When last we saw the LG Enact, it was looking like a decidedly ho-hum budget phone for Verizon whose only differentiator was an oddly retro 4-button layout. Evleaks has graced us with yet another look at the phone and... well, it still looks pretty ho-hum, but now it's a slightly more interesting QWERTY slider. Verizon hasn't had a new Android phone with a physical keyboard since the Pantech Marauder over a year ago.
American carriers sometimes get phones later than the rest of the world. Lately the situation has been improving, especially with big-name devices and a few exclusives. But when we see evidence of an upcoming low-end phone that's almost a year old, and one that's been supplanted by a new version, we can't help but sigh. So it is with the Galaxy S III Mini, which was just pegged by Evleaks for an AT&T release.
HTC's yet-unannounced Zara isn't exactly a stranger to the rumor circuit. We've heard all the important specs, but @evleaks has just given us a look at what appears to be a slightly censored press shot.
For those who may not remember, the Zara is rumored to be the midrange lovechild of the One and Desire lines, with (according to @evleaks) a dual core 1.2GHz processor, a 4.5" qHD (960x540) display, 1GB RAM, 8GB internal storage (expandable via microSD), a 2100mAh battery pack, and Android 4.3 with Sense 5.5 on top.
Just how big is the HTC One Max (AKA T6), rumored to use a 5.9-inch screen? It's big. So big that it dwarfs the HTC One in a new photo from ePrice, the source that leaked the original photos of a purported Chinese model of the upcoming phone. The latest leak shows it next to the One and One Mini, making a family portrait for the One series.
But this isn't just a photo of the baby bear, mama bear, and papa bear of the HTC's lineup.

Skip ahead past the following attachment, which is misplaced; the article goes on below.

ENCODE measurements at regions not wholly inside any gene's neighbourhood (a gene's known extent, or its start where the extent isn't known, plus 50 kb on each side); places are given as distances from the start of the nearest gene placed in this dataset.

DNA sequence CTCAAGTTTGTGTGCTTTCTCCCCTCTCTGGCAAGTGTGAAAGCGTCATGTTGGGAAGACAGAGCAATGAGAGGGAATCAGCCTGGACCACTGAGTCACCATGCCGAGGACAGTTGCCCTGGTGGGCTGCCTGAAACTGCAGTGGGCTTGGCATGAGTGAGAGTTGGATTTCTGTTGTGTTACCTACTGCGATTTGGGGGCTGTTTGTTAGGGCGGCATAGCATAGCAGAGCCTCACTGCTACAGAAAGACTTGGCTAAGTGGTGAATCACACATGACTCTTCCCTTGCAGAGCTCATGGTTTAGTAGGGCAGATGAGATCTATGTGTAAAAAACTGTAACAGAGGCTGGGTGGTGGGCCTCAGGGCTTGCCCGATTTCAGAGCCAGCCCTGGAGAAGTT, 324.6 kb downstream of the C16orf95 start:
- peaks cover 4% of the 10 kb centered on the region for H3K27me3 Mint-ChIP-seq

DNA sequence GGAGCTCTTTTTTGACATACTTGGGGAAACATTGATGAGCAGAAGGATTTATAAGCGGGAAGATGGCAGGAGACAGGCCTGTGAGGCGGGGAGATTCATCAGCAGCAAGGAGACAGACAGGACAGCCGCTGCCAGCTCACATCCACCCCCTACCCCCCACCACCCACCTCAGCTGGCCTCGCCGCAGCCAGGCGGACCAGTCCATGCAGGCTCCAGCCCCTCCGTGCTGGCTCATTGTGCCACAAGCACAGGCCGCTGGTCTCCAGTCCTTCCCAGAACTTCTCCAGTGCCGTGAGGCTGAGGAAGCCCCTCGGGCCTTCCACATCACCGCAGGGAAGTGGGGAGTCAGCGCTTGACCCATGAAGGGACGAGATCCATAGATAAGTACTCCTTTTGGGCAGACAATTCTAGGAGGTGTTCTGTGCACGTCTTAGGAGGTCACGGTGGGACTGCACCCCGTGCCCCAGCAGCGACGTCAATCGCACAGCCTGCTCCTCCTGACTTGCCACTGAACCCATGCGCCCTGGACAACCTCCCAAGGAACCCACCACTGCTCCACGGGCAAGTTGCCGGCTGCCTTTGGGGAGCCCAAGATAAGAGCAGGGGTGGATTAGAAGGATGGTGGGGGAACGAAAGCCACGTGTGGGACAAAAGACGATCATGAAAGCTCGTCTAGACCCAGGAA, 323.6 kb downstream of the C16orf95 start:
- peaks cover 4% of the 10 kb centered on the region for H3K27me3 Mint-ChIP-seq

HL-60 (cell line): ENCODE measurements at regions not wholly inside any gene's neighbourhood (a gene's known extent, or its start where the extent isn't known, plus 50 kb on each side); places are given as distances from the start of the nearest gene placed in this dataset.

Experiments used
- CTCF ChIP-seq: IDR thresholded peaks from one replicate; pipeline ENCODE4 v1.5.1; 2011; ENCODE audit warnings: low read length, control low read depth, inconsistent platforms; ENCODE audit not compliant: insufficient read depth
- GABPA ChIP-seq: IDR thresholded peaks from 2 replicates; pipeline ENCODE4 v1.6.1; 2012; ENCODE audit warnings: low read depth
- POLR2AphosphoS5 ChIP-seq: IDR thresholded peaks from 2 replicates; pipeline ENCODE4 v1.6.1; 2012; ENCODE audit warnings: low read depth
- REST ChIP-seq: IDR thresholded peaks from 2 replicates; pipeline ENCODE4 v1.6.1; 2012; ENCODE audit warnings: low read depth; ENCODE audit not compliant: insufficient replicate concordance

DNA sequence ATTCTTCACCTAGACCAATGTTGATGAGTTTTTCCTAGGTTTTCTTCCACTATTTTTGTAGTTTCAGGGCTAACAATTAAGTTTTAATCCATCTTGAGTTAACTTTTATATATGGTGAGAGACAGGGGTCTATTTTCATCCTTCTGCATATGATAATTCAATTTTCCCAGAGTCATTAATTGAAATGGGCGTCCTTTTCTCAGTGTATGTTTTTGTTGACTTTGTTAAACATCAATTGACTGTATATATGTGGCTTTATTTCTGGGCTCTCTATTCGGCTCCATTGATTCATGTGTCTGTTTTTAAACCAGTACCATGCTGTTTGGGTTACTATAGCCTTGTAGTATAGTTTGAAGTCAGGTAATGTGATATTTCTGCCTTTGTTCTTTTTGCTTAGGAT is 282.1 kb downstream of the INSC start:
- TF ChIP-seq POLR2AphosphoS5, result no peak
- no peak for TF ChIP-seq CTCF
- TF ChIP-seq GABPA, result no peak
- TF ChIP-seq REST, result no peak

When Samsung showed off its enormous new Galaxy Mega series earlier this year, we thought that it was only a matter of time before an American carrier decided to pick one up. It looks like AT&T is taking the bait if the latest post from the indefatigable evleaks can be believed. It shows the Galaxy Mega 6.3, the larger of the two phones, with AT&T branding and icons.
Samsung Galaxy Mega 6.3 (SGH-I527 Melius) for AT&T pic.twitter.com/zAM1M47LJp
— @evleaks (@evleaks) August 17, 2013
The Galaxy Mega phones are relatively low-cost alternatives to Samsung's Galaxy Note series, minus the stylus and digitizer.
The Sony Honami, or possibly the Xperia i1, still doesn't have an official existence. But it's been spotted in leaked renders and system dumps, so it's a pretty safe bet that it's coming to market at some point. The big phone with an even bigger camera sensor was recently spotted hanging out with an iPhone 5 on Chinese forum Digi-Wo, which also compared it to a less bombastic Xperia Z.
Sony has a history of doing odd things with mobile devices, but this is pretty out there. According to Sony Alpha Rumors, which has a good track record on all things Sony camera-related, the company will soon announce a range of "lens cameras" that snap onto Android phones so you can take better pictures. It's every bit as strange as it sounds.
The lens cameras will actually contain almost everything you need to take a picture – a built-in sensor, Bionz image processor, WiFi/NFC, and an SD card slot.
Last week we got our first telling glance of a new HTC smartphone hanging out in China: the T6, or as it may come to be known, the HTC One Max. This purported beast of a phone has the styling of the HTC One with a reported 5.9" screen. Today Evleaks, the Deepthroat of the smartphone world, released a press render on his new Google+ account.
The phone still looks like an enormous HTC One.
According to Geek.com's Russell Holly, the successor to the Nexus 10 - which will be called the Nexus 10 - will be manufactured by ASUS, not Samsung. Holly bases his belief on information from "multiple sources" and an internal Best Buy inventory listing, a well-known Nexus retail partner. Here's that inventory listing, which has otherwise generic "placeholder" info (aka don't pay attention to the obviously-wrong release date).
Now, my first thought was "well, this directly contradicts an earlier report from a reliable source," allegedly Google's own Sundar Pichai, as spoken to by the Wall Street Journal's Amir Efrati, who has since left his post at that publication.
The Nexus 7 2013 is awesome in just about every way, building on the strengths of the original to become an easy choice for the best 7" Android tablet on the market at the moment. But there's at least one company that isn't altogether happy with it: NVIDIA. Their Tegra 3 chip powered the first Nexus 7, but Google switched to Qualcomm for the new version... a decision which hasn't come without problems of its own.